Home prices in 20 U.S. metropolitan areas slumped in August by the most in at least six years, a private survey showed today.
Values dropped 4.4 percent in the 12 months that ended August, an eighth consecutive decline, according to the S&P/Case-Shiller home-price index, which has data back to 2001.
The figures reinforce the view among Federal Reserve officials and Treasury Secretary Henry Paulson that the housing slump has further to go. Near-record inventory levels suggest sellers will continue to lower prices, posing a threat to consumer spending because homeowners will have less equity to borrow against.
This is really the No. 1 risk: a sustained, sharp decrease in home prices really squeezing consumers,'' said Meny Grauman, an economist at Scotia Capital Inc. in Toronto.
Economists forecast the gauge would decrease 4.2 percent, according to the median of 11 estimates in a Bloomberg News survey.
The group's 10-city composite index, which has a longer history, dropped 5 percent in the 12 months ended in August, the most since June 1991.
In a separate report, an index of consumer confidence declined to 95.6, the lowest since October 2005, from a revised 99.5 the prior month, the New York-based Conference Board said. The index was forecast to drop to 99, from an originally reported reading of 99.8 for September, according to the median estimate in a Bloomberg News survey of 70 economists.
Compared with July, home prices in the 20-city index fell 0.7 percent after a 0.4 percent decline the month before. The figures aren't seasonally adjusted, so economists prefer to focus on the year-over-year change.
``The fall in home prices is showing no real signs of a slowdown or turnaround,'' said Robert Shiller, chief economist at MacroMarkets LLC and a professor at Yale University, in a statement. ``There is really no positive news in today's report.''
Shiller and Karl Case, an economics professor at Wellesley College, created the home-price index based on research from the 1980s.
The index is a composite of transactions in 20 metropolitan regions. Fifteen cities showed a year-over-year decline in prices, led by a 10 percent drop in Tampa, Florida, and a 9 percent decline in Detroit. The area showing the biggest gain was Seattle with a 5.7 percent increase.
Most economists expect housing to extend its slump and continue to be a drag on economic growth as loan foreclosures rise and tougher lending standards make borrowing more difficult.
Traders and economists expect the Federal Reserve to cut its benchmark overnight lending rate between banks tomorrow by at least a quarter point. Policy makers on Sept. 18 reduced the interest rate for the first time in four years, to 4.75 percent from 5.25 percent.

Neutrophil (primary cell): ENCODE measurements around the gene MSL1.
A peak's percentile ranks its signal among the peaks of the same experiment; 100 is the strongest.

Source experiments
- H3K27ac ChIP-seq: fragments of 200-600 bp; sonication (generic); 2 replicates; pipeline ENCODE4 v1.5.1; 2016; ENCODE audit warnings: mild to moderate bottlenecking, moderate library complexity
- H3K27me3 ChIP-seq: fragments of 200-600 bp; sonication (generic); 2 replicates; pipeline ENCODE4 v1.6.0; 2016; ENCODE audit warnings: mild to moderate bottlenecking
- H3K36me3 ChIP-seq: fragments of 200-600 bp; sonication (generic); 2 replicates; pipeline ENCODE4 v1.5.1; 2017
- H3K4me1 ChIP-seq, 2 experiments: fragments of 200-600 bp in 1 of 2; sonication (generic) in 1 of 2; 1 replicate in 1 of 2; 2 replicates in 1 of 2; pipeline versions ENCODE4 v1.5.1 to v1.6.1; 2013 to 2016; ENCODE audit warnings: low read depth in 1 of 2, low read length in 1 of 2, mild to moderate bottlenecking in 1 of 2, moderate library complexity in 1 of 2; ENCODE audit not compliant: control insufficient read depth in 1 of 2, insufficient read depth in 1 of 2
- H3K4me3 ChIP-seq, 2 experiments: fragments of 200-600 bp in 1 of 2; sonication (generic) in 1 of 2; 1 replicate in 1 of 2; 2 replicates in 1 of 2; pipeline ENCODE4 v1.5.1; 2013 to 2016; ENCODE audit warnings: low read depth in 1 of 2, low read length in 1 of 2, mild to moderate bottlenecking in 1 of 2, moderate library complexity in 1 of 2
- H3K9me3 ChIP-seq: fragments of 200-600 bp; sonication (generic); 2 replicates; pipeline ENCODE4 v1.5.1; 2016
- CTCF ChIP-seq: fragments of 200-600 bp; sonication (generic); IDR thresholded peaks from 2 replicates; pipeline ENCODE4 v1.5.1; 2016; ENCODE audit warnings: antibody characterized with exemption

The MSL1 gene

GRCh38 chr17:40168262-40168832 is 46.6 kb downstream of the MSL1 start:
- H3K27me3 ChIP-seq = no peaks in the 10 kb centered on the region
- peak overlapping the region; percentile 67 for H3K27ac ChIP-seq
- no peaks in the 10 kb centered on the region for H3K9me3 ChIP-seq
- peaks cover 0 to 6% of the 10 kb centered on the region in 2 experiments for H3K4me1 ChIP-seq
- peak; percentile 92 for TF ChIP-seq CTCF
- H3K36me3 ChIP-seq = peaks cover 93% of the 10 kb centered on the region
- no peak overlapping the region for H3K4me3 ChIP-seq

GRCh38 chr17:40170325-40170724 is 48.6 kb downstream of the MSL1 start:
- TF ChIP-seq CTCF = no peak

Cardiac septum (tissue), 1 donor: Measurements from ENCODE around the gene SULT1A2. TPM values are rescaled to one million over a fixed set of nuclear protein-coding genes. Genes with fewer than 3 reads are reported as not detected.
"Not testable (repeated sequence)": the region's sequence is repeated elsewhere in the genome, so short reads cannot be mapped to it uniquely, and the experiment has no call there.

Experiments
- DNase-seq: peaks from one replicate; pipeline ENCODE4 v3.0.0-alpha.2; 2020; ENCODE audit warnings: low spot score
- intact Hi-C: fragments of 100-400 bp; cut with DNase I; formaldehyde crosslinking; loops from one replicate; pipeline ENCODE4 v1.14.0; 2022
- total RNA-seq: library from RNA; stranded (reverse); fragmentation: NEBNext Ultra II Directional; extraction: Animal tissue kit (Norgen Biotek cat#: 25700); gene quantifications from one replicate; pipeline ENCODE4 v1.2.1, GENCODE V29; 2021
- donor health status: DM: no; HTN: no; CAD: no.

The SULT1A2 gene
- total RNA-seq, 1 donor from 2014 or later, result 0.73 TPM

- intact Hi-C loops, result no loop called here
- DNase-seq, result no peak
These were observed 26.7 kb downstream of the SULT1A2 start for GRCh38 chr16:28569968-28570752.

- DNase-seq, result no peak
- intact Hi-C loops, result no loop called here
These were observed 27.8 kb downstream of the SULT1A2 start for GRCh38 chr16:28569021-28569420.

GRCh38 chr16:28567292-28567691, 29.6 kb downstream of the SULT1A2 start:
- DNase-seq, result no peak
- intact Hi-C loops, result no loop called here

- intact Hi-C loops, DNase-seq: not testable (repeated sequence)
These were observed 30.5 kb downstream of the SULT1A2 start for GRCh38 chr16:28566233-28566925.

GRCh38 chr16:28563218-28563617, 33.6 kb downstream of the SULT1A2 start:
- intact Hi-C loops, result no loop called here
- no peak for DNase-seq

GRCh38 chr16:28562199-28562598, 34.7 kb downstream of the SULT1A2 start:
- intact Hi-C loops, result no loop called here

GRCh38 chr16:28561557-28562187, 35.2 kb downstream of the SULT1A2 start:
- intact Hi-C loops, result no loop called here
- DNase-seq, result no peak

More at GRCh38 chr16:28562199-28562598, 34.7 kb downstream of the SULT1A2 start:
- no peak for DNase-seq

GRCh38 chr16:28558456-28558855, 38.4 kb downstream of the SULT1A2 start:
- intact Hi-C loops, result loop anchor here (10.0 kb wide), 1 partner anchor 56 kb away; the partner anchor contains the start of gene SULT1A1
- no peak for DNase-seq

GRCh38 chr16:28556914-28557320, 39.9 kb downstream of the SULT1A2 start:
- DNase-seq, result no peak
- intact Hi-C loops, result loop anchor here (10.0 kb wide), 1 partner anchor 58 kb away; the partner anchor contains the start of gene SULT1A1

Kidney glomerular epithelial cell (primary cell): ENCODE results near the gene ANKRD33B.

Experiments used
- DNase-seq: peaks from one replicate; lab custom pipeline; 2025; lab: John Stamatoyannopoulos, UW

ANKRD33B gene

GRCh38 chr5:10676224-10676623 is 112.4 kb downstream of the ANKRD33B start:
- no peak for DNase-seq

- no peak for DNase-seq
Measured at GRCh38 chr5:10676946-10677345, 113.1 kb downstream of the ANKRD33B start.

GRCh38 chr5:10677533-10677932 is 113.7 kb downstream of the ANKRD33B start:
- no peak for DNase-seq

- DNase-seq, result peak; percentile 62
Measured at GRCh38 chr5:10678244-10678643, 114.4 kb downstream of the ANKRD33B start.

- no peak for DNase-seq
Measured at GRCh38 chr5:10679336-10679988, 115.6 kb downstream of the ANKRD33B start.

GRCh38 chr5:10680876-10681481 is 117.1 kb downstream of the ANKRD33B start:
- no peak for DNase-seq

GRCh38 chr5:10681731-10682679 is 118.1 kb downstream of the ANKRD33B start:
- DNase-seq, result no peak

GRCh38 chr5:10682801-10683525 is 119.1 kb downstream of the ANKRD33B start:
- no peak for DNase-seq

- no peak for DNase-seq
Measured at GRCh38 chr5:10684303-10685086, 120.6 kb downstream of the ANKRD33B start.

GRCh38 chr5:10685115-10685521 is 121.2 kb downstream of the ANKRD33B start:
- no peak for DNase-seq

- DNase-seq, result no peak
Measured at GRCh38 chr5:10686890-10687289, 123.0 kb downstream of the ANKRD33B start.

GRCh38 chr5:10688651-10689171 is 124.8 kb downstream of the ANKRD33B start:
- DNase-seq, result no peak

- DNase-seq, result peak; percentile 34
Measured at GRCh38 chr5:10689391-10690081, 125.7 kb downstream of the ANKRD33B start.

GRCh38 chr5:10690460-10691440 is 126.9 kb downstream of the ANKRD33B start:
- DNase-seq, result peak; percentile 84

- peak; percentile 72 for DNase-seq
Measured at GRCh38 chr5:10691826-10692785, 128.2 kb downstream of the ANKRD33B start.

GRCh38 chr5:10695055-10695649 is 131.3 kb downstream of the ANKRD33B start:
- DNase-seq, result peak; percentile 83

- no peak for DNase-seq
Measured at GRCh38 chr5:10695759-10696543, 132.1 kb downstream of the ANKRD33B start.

Paulson said today it's too soon to call an end to the housing slump.
``We haven't hit the bottom yet in housing,'' Paulson said at a conference in New Delhi. Still, he added ``there is enough strength in the economy that we can grow through this.''
Homeownership in the U.S. has dropped the last four quarters, the longest string of declines since at least 1981, the Census Bureau said on Oct. 26. Also last quarter, a record 17.9 million U.S. homes were vacant.
Sales of existing homes dropped last month to the lowest level since record-keeping began in 1999. The decline to a sales pace of 5.04 million annual rate brought the inventory of homes for sale to a record high of 10.5 months' supply. The median price of resales fell 4.2 percent from a year earlier.
The price measure from the Realtors group can be influenced by changes in the types of homes sold. Because the S&P/Case- Shiller index and another gauge by the Office of Federal Housing Enterprise Oversight track the same home over time, economists say these more accurately reflect price trends.
Recent price cuts may not be enough to bring in some buyers. Pulte Homes Inc., the third-largest U.S. homebuilder said Oct. 25 that the reductions it's enacted didn't boost sales last quarter.
``Time has proven that no one can be sure when this particular downturn will end or begin to show signs of stabilization,'' Chief Executive Officer Richard Dugas said on a conference call. ``Since we are not sure how long this environment will stay this bad, Pulte plans to be prepared for the worst.''
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